September 20, 2021
In 2020, Rolling Stone magazine revamped its famed list of the “500 Greatest Albums of All Time,” replacing many of the iconic soundscapes from the last half-century of music with newer and more diverse offerings from the past two decades.Last week, Rolling Stone gave its equally contested list of the “500 Greatest Songs of All Time” the same treatment.
The music and culture magazine first published such a list in 2004, heavily lining its ranks with indelible classics — Bob Dylan, the Rolling Stones, and John Lennon rounded off the top three.
The revised listicle jettisons many of the traditional 20th-century classics, which still permeate classic rock radio, in favor of newer genres and artists. Hits from hip-hop, modern country, indie rock, Latin pop, reggae, and R&B are now far more prevalent.
The bevy of issues with Rolling Stone’s reranking of the all-time greatest albums persist in this list as well. Many inclusions, such as Kendrick Lamar’s “Alright” from 2015 (just five years ago) are still far too young to be dubbed timeless and sandwiched between Elton John’s “Tiny Dancer” (1972) and Michael Jackson’s “Billie Jean” (1983).
While no single list purporting to rank the greatest art ever created will ever satisfy everyone, the decisions in Rolling Stone’s updated list were made with such egregious disregard for artistic merit that they can’t simply be chalked up to subjective differences.
Many of the revisions are motivated by the music’s political undertones viewed in the context of today’s political climate. The most glaring example, at No. 2 — supposedly the second greatest song ever written — is Public Enemy’s “Fight the Power,” arguably not even Public Enemy’s best song. What the 1989 record lacked in musical creativity, it more than made up for with its politically charged lyrics about race in America. It was this timely theme that fueled the hip-hop protest anthem’s rise from No. 330 on the original list all the way to No. 2.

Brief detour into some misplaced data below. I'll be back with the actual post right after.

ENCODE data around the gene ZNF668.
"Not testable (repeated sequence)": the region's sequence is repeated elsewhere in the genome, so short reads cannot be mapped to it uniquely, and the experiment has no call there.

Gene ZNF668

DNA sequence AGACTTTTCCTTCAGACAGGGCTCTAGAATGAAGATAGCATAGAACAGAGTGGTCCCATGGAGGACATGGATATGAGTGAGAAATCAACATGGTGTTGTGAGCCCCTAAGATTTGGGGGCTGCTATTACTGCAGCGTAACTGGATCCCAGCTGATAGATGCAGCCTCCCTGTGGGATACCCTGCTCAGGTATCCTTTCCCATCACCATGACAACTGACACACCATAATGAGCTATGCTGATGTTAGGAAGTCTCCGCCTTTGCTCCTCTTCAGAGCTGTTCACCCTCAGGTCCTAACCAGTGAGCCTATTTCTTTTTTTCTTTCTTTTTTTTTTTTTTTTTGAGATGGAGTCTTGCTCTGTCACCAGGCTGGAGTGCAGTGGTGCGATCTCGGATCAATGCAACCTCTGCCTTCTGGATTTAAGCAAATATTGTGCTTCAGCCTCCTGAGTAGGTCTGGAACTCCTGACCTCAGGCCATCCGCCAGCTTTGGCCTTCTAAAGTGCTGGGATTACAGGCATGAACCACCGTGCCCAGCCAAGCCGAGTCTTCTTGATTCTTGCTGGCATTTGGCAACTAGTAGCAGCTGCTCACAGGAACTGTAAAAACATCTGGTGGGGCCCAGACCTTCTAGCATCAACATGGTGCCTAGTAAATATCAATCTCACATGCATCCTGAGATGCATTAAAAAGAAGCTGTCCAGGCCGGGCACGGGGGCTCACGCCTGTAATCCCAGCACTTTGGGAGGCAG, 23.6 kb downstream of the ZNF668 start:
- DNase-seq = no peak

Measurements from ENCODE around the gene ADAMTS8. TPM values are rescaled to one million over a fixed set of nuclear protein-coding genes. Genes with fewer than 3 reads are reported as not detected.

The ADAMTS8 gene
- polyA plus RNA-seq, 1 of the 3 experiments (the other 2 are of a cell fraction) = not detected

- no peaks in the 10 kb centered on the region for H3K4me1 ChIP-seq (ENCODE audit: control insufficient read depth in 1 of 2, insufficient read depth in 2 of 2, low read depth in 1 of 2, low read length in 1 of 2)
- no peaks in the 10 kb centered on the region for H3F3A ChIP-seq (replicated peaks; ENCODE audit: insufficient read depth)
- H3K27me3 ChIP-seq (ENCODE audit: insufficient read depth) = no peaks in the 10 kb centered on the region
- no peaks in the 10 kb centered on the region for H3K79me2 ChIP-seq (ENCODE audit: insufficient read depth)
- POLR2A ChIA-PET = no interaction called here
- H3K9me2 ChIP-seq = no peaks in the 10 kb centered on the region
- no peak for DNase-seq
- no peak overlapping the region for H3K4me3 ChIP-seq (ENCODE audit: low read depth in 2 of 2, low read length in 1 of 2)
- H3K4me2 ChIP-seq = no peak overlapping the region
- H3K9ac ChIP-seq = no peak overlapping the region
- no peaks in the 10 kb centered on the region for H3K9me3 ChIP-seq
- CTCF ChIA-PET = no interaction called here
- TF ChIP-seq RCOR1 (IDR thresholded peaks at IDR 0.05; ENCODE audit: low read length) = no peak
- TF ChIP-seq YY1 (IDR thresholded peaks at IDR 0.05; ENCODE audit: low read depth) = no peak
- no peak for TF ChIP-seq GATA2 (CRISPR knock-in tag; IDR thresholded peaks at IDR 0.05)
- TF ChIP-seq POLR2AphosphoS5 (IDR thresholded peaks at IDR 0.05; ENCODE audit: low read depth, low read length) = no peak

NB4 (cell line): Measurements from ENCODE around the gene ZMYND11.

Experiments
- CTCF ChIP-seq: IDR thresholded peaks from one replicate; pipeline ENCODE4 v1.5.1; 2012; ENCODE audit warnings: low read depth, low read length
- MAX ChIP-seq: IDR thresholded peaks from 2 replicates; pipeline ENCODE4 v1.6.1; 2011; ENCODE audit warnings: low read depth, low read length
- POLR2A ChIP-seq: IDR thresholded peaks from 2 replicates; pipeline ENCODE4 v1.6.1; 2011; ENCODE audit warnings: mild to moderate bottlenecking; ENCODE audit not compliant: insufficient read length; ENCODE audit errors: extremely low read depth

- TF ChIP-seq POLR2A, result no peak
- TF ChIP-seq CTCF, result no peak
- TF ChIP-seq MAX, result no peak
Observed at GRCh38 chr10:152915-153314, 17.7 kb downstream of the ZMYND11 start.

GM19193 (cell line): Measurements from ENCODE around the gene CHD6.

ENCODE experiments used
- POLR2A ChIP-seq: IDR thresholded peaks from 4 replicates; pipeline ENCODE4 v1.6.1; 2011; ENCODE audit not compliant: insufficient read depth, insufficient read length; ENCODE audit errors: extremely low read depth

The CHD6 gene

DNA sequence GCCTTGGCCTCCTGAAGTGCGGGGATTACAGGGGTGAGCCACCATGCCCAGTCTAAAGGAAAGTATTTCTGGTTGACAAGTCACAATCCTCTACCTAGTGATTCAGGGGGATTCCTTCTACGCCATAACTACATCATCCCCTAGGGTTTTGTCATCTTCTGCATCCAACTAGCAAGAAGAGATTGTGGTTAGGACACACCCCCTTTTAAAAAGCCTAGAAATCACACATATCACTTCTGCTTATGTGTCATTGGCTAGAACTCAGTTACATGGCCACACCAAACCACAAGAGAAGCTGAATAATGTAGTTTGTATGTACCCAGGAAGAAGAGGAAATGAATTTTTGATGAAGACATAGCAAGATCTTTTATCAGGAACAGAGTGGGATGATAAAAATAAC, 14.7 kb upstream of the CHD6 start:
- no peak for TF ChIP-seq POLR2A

Though rap and hip-hop and their offshoots have replaced traditional rock ‘n’ roll as our contemporary cultural soundtrack, they haven’t been dominant long enough to swallow up classic rock. For every Led Zeppelin record we remember for the ’70s, there are more than a dozen lesser artists and songs we’ve forgotten today.
The only way to know which songs will live on to rest alongside Zeppelin’s or Elton John’s best offerings, and which will be forgotten as transient fads, is to let time do the sifting, which is why it’s asinine and unforgivable to rank a 2010 novelty tune such as Daddy Yankee’s “Gasolina” a whopping 11 spots higher than “Stairway to Heaven.”
Such head-scratching decisions are riddled throughout the ostensible “Greatest Songs” ranking. Swedish disco-pop singer Robyn’s “Dancing on My Own” from 2010 was ranked at No. 20, above Michael Jackson’s entire discography. And according to Rolling Stone, Outkast’s2003 hit“Hey Ya!” ranks higher than the entire discographies of the Rolling Stones, Neil Young, Velvet Underground, Elton John, David Bowie, and a whole host of other artists who didn’t make the top 10.
The biggest problem with this ostensibly authoritative catalog is that it does not adequately define which songs are eligible for a spot and which are still too new. The requirement to be dubbed a classic ought to be at least 10 years. Otherwise, there’s no telling ephemeral fads from classics that will influence future artists. Looking at our contemporary musical landscape, we can trace recent hits back to the early 2000s, drawing conclusions about which records from the first decade of the century shaped the music that permeates today’s radio.
But Rolling Stone’s selections from this era make little sense, too. For example, at the very bottom, at No. 500, is Kanye West’s “Stronger,” a turning point for the entire rap genre , and a move by the artist to create for stadiums rather than clubs. But despite its musical and cultural significance, it ranks lower than both Lizzo’s “Truth Hurts” from 2019 and the K-pop group BTS’s “Dynamite” from 2020, both generic songs that do little to push any musical boundaries.
Aside from fanning the flames of heated music arguments among fans quarreling about their favorite song’s position in the list, any such list claiming to catalog the ranking of greatest songs, in order to be useful, ought to be something we could give to someone unfamiliar with Western culture to introduce them to the best art we’ve created across the different genres. But Rolling Stone’s revamped “500 Greatest Songs of All Time” fails to meet this metric. It eschews judging artistic and cultural significance in favor of rewarding political platitudes that will have gone out of style by the time Rolling Stone revamps its list yet again.
Originally Published at The Washington Examiner